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I last posted from Billings, MT. I drove up the Yellowstone River to Livingston, the original RR line junction which opened up Yellowstone over 100 years ago. From there I continued following the Yellowstone River south to Gardiner, MT, which sits at the Northern entrance to the Park. Spending 8 days in Gardiner, I spent about double normal price for a room in the Big Rock Hotel. Elk doe grazed on the grass outside my room. I could not extend my stay in Gardiner after 8 days, so moved to West Yellowstone for an additional 6 days, where the small motel room was even more expensive.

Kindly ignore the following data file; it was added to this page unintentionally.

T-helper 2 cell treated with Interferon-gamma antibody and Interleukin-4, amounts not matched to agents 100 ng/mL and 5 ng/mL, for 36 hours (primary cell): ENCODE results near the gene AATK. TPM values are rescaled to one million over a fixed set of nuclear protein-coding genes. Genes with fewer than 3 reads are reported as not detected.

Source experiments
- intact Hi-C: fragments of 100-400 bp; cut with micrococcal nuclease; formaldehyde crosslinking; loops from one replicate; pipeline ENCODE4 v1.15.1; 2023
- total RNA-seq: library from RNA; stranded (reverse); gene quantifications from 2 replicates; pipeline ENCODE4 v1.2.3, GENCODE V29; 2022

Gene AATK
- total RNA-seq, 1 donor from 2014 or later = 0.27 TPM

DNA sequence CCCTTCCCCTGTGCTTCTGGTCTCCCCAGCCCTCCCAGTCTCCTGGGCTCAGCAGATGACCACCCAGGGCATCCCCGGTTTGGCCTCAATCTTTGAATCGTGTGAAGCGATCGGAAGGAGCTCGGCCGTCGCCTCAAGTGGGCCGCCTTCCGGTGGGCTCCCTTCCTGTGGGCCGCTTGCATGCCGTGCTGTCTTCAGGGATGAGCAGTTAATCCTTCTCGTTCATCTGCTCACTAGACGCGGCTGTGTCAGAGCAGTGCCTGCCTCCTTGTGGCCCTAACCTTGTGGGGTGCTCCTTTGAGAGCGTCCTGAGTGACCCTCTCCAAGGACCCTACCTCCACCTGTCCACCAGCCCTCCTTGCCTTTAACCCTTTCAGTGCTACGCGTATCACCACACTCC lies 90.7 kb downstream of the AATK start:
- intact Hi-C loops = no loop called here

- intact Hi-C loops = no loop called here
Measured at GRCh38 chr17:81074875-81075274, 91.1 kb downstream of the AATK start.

Daily I departed my room at 5 am to travel either into Lamar Valley or Hayden Valley, generally arriving at sunrise, about 6 am. Close to half of the days saw heavy rain, snow or ice storms, with wind – on one day the Park Service was shutting down all roads at each junction as I cleared them. As in the past, I found I was joined in the early mornings by just a couple of dozen or so professional photographers and “wolf chasers”. Generally we had 3 hours to ourselves – then about 9 in the morning regular visitors and RVs would start to show up on the roads. By 10 am the roads would become crowded and by noon there were huge traffic jams, and parking at all tourist sites would be overflow. Every day, upon leaving the Park down the Madison River to West Yellowstone, I would pass cars going into the Park stopping in the middle of the road to take photos out the window of the first bison they had seen. As over half the cars did this, I started measuring the length of the traffic jams behind the bison. On two days I measured just over 5 miles of traffic jam, and then on my last day exiting this route, the start of Memorial Day weekend, the traffic jam ran all the way from Madison Junction to the entrance at West Yellowstone – exactly 14 miles. These people would take 1 to 2 hours to just reach the first junction getting into the Park.